Saturday, August 09, 2008

Review - Elite Squad (Tropa de Elite)

"God help you if you use voice-over in your work, my friends. God help you. That's flaccid, sloppy writing. Any idiot can write a voice-over narration to explain the thoughts of a character"
– Adaptation (2002)

While the above line – spoken by Brian Cox as Robert McKee – overstates the case somewhat, it's easy to sympathise with McKee's sentiment when faced with a film like Elite Squad. Voiceover narration can be a potent tool in a filmmaker's arsenal, but it's one that must be handled with kid gloves. For every perfectly pitched film like Days of Heaven, Goodfellas or The Assassination of Jesse James by the Coward Robert Ford, there are dozens of films in which the soundtrack chatter feels like a lazy shortcut; more of a distraction than a guide. In Elite Squad, the central character is a Brazilian police captain named Nascimento (Wagner Moura), who commands the marine-like BOPE squad, a highly trained elite unit that's unafraid to go where regular officers fear to tread. Set in Rio in 1997, the film follows Nascimento as he searches for a young replacement to take the reins after his impending retirement, and every step of this journey is narrated by the character in the same droning, emotionless tone. Nascimento's ceaseless commentary explains in detail his character's thoughts, feelings and actions, and then – as if that wasn't bad enough – the seemingly omniscient narrator offers the same service in scenes that have nothing to do with his character, dutifully spelling out the stories of young cadets Neto (Caio Junqueira) and Matias (André Ramiro).

The way director José Padilha leans on Nascimento's non-stop narration suggests he lacks confidence in his own ability to tell this story. This is a shame, because he showed in his previous feature – the outstanding Bus 174 – that he is capable of handling narrative with a lighter, more intuitive touch. He tries to maintain some semblance of documentary-style rigour in this would-be exposé of Brazilian law enforcement, employing a gritty, unvarnished aesthetic, but while Elite Squad's authenticity is never in doubt (former BOPE captain Rodrigo Pimentel helped bring his own book to the screen) its value as a piece of cinema is harder to determine. After opening with an onslaught of loud music and aggressive, heavily edited camerawork, the picture quickly goes limp. For all of the brutality on display the action is repetitive and lacking in real impact, and as Padilha develops his separate story strands involving Nascimento, Neto and Matias, he doesn't give us enough time with any of them to really get a sense of them as people. Most of the time Elite Squad just feels like an inferior version of TV's The Shield, sorely lacking that show's strong characterisations and its ability to skilfully interweave its disparate story elements.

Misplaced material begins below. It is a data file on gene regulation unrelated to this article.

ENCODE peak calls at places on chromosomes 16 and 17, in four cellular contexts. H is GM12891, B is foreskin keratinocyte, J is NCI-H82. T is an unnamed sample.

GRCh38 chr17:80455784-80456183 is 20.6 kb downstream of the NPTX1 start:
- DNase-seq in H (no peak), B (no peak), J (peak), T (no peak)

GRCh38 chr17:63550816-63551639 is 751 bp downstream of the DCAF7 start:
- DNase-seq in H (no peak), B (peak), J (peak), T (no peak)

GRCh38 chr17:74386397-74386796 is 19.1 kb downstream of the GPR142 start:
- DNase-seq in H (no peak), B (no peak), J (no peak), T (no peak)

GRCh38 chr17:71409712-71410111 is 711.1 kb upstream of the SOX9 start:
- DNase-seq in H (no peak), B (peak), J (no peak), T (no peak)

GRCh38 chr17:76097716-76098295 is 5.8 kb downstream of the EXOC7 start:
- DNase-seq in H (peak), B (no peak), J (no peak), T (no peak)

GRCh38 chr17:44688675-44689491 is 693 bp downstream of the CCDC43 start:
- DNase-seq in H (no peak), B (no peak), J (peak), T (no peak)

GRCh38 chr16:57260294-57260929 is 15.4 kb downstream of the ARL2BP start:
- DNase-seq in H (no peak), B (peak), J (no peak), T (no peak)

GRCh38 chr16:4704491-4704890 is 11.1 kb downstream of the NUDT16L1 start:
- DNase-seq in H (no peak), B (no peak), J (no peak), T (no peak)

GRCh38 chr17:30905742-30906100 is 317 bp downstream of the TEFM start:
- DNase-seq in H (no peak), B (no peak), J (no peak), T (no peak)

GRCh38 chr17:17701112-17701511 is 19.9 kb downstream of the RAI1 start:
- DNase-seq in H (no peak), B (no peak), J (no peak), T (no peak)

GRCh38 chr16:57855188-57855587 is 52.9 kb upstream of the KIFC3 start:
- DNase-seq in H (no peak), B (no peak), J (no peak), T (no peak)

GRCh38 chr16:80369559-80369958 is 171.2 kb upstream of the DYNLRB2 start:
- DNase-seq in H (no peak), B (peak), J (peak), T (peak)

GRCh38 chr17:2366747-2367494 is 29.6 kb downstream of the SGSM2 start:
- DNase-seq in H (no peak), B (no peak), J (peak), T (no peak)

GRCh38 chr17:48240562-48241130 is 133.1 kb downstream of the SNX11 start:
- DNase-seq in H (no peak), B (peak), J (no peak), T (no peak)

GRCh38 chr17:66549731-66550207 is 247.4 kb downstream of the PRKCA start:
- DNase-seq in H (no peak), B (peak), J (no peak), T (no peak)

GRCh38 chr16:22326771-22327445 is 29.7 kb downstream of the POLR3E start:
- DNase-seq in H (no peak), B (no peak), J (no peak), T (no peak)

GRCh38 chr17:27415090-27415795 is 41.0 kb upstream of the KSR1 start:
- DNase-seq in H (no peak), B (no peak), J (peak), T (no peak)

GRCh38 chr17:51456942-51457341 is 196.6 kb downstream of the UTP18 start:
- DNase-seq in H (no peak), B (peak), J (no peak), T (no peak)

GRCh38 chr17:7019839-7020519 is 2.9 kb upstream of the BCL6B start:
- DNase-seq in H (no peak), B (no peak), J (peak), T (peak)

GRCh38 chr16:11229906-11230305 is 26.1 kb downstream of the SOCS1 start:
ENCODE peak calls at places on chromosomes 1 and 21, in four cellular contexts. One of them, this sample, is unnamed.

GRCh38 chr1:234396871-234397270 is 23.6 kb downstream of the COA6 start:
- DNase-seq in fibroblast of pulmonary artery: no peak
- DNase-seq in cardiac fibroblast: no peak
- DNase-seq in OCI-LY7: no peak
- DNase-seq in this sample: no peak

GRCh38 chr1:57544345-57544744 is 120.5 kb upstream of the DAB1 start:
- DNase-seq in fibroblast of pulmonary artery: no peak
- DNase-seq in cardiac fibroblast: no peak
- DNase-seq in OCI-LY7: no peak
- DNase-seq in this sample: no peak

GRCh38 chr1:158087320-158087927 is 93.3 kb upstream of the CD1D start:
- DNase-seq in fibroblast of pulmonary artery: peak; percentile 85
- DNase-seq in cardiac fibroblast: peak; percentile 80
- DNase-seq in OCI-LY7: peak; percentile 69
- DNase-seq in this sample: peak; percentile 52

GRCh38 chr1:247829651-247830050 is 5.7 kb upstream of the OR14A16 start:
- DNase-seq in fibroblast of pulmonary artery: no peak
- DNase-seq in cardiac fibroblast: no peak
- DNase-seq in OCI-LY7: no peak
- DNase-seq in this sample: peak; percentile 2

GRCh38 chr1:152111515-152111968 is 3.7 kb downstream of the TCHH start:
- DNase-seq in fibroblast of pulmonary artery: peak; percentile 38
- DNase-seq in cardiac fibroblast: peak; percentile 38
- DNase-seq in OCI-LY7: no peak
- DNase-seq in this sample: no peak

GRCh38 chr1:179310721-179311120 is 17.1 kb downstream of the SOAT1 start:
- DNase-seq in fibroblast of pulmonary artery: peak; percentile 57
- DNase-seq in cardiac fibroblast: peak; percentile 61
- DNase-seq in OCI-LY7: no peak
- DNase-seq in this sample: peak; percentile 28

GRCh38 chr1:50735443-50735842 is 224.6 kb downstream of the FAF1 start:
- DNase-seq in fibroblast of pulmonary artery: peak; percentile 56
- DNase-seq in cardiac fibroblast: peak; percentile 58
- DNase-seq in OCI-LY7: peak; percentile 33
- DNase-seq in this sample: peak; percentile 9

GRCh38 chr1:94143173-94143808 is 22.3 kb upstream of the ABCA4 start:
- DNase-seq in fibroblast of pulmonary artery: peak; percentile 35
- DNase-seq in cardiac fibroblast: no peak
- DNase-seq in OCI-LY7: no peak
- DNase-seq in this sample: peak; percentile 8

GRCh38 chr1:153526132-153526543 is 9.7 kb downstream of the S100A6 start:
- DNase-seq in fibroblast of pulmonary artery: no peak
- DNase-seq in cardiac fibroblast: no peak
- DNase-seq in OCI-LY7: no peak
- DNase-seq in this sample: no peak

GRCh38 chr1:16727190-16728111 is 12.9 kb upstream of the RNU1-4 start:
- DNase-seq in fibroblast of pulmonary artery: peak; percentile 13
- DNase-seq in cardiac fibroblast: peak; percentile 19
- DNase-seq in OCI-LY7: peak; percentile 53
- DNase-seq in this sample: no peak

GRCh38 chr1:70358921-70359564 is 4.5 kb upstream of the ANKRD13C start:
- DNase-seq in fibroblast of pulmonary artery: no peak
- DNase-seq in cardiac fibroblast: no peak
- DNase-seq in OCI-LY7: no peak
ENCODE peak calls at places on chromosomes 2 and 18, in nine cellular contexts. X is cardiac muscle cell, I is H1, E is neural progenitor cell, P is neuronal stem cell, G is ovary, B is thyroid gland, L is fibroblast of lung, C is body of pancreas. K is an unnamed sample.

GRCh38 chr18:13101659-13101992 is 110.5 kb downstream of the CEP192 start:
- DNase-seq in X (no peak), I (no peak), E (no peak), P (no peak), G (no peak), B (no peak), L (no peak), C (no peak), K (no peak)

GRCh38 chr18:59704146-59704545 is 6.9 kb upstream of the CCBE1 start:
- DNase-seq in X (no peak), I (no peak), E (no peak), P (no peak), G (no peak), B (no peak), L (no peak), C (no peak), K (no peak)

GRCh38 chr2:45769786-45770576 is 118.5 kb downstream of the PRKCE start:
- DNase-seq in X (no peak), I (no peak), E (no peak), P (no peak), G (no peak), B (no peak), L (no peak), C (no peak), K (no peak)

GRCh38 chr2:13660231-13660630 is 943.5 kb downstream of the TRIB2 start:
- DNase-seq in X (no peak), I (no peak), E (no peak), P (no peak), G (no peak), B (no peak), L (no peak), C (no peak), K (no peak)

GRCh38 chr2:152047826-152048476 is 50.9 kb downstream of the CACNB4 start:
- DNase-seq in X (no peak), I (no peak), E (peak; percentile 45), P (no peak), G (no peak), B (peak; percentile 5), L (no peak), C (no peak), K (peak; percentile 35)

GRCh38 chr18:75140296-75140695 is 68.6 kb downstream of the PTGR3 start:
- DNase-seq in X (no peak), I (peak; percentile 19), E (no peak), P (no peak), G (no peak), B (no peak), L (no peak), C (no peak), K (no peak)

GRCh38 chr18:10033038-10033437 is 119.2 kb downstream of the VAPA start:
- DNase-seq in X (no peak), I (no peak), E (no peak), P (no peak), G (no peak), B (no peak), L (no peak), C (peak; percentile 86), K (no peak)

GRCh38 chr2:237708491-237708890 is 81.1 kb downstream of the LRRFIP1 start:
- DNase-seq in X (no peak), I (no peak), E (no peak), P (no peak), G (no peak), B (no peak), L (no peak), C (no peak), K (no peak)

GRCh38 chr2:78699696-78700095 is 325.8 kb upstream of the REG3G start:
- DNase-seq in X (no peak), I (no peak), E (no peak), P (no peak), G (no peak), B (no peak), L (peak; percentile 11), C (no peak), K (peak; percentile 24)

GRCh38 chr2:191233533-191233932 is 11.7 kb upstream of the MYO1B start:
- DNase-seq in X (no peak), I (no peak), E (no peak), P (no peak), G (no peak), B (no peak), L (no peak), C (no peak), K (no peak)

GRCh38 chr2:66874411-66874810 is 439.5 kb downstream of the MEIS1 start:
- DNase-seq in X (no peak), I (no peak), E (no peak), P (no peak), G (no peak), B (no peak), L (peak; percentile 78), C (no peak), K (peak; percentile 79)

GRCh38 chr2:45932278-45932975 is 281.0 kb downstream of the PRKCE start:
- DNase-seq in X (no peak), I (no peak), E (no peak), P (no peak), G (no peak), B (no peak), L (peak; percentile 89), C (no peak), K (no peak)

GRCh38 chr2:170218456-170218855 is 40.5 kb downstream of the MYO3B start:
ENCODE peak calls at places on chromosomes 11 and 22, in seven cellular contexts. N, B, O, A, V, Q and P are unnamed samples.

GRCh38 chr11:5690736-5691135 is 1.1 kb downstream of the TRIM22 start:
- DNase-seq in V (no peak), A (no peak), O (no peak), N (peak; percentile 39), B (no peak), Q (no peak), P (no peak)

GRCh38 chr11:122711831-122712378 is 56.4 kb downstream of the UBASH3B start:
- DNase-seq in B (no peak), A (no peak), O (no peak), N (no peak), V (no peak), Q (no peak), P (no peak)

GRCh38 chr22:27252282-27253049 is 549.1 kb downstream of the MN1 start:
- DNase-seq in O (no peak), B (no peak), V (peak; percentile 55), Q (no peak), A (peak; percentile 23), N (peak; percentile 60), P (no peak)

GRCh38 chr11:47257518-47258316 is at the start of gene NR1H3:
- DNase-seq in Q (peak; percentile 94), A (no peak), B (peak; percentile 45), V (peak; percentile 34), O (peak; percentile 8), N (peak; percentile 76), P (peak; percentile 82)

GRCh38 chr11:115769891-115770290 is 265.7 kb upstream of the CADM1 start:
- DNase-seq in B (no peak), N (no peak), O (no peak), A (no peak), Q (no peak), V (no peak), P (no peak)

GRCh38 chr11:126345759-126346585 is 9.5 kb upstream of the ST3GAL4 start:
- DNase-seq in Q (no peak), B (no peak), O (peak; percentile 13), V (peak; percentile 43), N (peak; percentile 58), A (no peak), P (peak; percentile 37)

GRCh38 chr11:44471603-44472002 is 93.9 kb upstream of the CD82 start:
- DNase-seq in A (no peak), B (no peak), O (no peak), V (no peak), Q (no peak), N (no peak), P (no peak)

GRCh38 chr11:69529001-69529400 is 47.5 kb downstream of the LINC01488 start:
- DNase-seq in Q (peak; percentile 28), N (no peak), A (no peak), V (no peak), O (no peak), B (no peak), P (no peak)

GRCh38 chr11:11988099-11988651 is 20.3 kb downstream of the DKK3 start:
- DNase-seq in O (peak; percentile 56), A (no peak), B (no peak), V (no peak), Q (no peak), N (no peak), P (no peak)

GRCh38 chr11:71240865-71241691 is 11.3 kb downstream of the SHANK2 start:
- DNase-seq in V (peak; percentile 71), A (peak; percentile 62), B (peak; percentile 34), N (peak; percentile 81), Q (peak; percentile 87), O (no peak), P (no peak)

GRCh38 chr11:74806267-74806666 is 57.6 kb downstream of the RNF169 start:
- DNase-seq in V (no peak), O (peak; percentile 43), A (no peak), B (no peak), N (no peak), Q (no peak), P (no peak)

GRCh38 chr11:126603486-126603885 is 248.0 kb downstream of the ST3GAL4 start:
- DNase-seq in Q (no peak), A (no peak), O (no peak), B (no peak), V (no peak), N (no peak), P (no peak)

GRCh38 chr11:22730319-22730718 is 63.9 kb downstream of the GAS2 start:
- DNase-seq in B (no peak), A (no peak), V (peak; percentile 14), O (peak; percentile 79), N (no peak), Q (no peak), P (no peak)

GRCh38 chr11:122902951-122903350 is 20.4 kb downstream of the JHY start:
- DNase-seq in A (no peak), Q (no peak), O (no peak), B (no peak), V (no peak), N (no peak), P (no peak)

About an hour into Elite Squad, Padilha finally begins to give his movie a sense of shape. The so-so storyline of the opening half – the desire to clean up Rio's streets ahead of the Pope's visit – is unceremoniously dropped, and the director finally focuses on more personal dramas. The boot camp sequence, in which Nascimento puts a group of wannabe cadets through a punishing regime, is the first really engaging section of the film, and the subsequent revenge mission Nascimento launches against local kingpin Baiano (a snarling Fábio Lago) is reasonably compelling. Aside from this efficiently staged action, Elite Squad does have some interesting points to make. It presents the Brazilian police force as being as corrupt and sadistic as the criminals they hunt, and it firmly addresses the hypocrisy shown by students who protest against gang violence, when the drugs they purchase help to keep those same gangs in business.

But what, ultimately, is Elite Squad trying to say about the BOPE themselves? Is Padilha admonishing their fascistic tactics, is he revelling in them, or is he collapsing clumsily somewhere between those two stools? The film's lack of a solid, coherent viewpoint works against it, and there's really nothing here – in terms of storytelling or filmmaking – that distinguishes Elite Squad from other recent South American films that have covered similar territory, such as Carandiru and El Bonaerense. Of course, the picture looks particularly weak when held against its most obvious influence, Fernando Meirelles' City of God. That film wasn't perfect, but it told its story with a clear artistic vision and a bracing kinetic energy. In contrast, Elite Squad simply wants to pummel us into submission.